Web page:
The juvenile court may, for example, consider evidence that would be inadmissible in both criminal and civil courts. The justification offered for this vast delegation of power over children is that it is essential if the court is to determine how best to rehabilitate the child and how to provide adequate care for him. According to the standards suggested by the United States Department of Health, Education and Welfare, if a juvenile court is to become fully effective, it must have the following:

1) a judge and a staff identified with and capable of carrying out a non-punitive and individualized service. 2) Sufficient facilities must be available in the court and the community to ensure: a) that the dispositions of the court are based on the best available knowledge of the needs of the child, b) that the child, if he needs care and treatment, receives these through facilities adapted to his/her needs and from persons properly qualified and empowered to give them, c) That the community receives adequate protection. 3) Procedures designed to ensure:

a) that each child and his situation are considered individually, b) that the legal and constitutional rights of both parents and child and those of the community are duly considered and protected. The biological approach to delinquent behavior has focused more on brain dysfunction and impairment in learning capabilities. Other research has shown abnormal electroencephalogram (EEG) recordings of the brain activity in criminals and delinquents, relating this to violent and aggressive behavior, destructiveness, limited impulse control, and poor social adaptation.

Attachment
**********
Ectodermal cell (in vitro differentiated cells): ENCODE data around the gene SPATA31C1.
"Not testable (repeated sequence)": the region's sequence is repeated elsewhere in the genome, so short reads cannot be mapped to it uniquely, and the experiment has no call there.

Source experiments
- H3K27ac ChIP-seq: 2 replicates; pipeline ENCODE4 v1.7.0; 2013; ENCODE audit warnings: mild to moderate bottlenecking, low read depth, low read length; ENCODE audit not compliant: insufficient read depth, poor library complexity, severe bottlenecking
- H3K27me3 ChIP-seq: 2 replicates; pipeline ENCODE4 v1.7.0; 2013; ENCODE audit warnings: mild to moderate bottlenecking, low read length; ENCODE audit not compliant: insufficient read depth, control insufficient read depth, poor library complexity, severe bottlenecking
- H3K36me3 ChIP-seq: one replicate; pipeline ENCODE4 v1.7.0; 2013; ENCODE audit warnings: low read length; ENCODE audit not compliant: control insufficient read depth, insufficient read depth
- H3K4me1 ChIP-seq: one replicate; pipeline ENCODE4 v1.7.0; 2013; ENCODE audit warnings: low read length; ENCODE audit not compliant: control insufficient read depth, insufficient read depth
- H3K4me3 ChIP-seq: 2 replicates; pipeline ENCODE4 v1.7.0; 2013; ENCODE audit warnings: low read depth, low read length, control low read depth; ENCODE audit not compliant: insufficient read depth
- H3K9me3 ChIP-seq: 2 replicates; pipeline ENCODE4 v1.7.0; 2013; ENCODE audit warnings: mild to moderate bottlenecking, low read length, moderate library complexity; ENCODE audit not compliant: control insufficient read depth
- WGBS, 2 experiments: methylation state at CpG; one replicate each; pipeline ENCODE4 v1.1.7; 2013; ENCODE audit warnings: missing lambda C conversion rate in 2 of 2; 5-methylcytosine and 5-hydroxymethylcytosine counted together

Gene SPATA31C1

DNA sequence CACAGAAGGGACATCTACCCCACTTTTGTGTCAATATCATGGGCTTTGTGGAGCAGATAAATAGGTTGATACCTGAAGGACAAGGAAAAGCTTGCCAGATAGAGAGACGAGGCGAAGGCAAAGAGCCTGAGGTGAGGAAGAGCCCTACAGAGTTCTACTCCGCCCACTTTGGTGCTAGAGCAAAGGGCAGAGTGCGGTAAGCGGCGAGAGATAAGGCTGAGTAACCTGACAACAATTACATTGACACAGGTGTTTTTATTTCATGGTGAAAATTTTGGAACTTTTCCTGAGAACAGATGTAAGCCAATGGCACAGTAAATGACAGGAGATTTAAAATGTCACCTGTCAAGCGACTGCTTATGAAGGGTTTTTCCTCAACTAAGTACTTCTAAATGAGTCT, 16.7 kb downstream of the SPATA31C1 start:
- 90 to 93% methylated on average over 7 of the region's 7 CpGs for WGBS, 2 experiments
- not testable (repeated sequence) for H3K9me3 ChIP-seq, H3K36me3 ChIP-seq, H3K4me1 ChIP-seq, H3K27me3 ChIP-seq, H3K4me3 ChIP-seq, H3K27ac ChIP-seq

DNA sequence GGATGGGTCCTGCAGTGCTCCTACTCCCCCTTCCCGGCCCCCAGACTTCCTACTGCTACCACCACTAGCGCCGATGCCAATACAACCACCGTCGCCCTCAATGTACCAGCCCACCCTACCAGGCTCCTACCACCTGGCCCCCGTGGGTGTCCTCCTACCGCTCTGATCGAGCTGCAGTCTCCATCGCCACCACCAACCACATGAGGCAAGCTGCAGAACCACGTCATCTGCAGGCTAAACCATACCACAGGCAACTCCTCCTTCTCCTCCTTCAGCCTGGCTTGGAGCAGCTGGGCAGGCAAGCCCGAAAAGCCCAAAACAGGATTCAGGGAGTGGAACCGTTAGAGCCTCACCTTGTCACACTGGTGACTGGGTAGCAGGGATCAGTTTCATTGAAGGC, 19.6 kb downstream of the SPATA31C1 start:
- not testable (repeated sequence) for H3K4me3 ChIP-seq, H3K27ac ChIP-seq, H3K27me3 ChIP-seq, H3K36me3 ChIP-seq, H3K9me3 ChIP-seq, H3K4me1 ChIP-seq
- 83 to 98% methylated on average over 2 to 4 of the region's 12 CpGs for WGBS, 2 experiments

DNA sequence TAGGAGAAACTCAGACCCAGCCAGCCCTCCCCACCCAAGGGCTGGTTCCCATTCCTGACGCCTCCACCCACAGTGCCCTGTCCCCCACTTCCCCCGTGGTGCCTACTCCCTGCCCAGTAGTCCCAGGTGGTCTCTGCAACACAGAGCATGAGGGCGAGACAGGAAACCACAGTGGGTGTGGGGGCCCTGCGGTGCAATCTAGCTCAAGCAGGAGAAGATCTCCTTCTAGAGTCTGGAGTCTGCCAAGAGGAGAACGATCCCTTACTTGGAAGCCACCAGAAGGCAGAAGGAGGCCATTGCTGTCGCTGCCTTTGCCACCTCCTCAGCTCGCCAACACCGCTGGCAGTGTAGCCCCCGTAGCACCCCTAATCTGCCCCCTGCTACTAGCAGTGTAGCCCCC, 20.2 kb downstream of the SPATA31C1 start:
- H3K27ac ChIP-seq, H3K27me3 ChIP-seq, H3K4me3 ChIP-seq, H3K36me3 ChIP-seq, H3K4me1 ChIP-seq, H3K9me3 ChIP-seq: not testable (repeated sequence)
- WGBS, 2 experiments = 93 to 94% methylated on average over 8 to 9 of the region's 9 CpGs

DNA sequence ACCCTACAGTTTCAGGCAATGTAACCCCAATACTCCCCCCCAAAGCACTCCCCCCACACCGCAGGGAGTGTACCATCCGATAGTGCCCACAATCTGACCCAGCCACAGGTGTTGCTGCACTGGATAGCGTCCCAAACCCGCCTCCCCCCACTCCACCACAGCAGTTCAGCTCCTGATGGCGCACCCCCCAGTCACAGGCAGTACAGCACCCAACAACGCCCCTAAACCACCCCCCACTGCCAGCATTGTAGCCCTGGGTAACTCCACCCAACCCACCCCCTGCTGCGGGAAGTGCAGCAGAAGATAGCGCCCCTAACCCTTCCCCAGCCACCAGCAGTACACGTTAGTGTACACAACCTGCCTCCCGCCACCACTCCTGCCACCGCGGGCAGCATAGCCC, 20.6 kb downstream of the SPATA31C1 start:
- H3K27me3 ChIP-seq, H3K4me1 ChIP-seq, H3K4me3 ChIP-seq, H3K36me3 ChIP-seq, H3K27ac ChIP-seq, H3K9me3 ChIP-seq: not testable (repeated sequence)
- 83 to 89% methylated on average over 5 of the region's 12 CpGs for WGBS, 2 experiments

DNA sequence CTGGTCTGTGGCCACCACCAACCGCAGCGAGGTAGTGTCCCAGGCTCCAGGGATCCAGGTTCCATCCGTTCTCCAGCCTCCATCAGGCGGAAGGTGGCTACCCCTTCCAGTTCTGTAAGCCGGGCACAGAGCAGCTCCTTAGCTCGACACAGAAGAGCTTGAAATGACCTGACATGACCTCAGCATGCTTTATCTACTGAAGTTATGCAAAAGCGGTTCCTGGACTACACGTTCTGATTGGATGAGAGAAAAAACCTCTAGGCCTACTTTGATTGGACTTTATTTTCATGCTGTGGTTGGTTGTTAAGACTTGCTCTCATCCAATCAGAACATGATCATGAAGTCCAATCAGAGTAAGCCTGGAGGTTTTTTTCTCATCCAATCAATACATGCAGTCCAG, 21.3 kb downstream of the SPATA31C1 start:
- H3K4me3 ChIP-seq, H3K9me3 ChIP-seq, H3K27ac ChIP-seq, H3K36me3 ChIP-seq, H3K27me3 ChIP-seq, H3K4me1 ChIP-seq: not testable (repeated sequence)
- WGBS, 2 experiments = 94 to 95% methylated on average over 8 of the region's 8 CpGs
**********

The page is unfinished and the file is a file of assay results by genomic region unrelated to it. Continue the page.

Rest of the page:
Dysfunctions of the brain have also been linked to such learning disabilities as dyslexia, aphasia and hyperactivity, which researchers contend turn persons toward deviant behavior, rejection and poor educational achievement. Further study has established a relationship between violent criminal behavior and brain tumors, although there is little evidence of a direct causal relationship to know what role, if any, brain disorders play in adolescent delinquency. How can we then understand why adolescents behave the way they do?

Biologically, teenagers go through different development stages. Knowing that to be true, can we assume that the teenage brain is also in a working progress while the rest of the body is developing? And just as a teenager is all legs one day and nose and ears the next, different areas of the brain are still undergoing development of different schedules. This imbalance could tell us why a smart 15 or 16 year old, who does not think twice before stealing a car or vandalizing a house with a friend, can be hugging others one minute and then flying off the handle the next.

Therefore, if the analysis and assessment is right, the brain inside a teenager’s skull is, in some ways, closer to a child’s brain than to an adult’s. It is, perhaps, being connected between neurons that affect not only emotional skills but also physical and mental abilities that process. That means that it might be unreasonable of us to expect young teenagers to organize multiple tasks or grasp the concept of abstract ideas since there are developing neural lines that leave a teenager vulnerable to many things.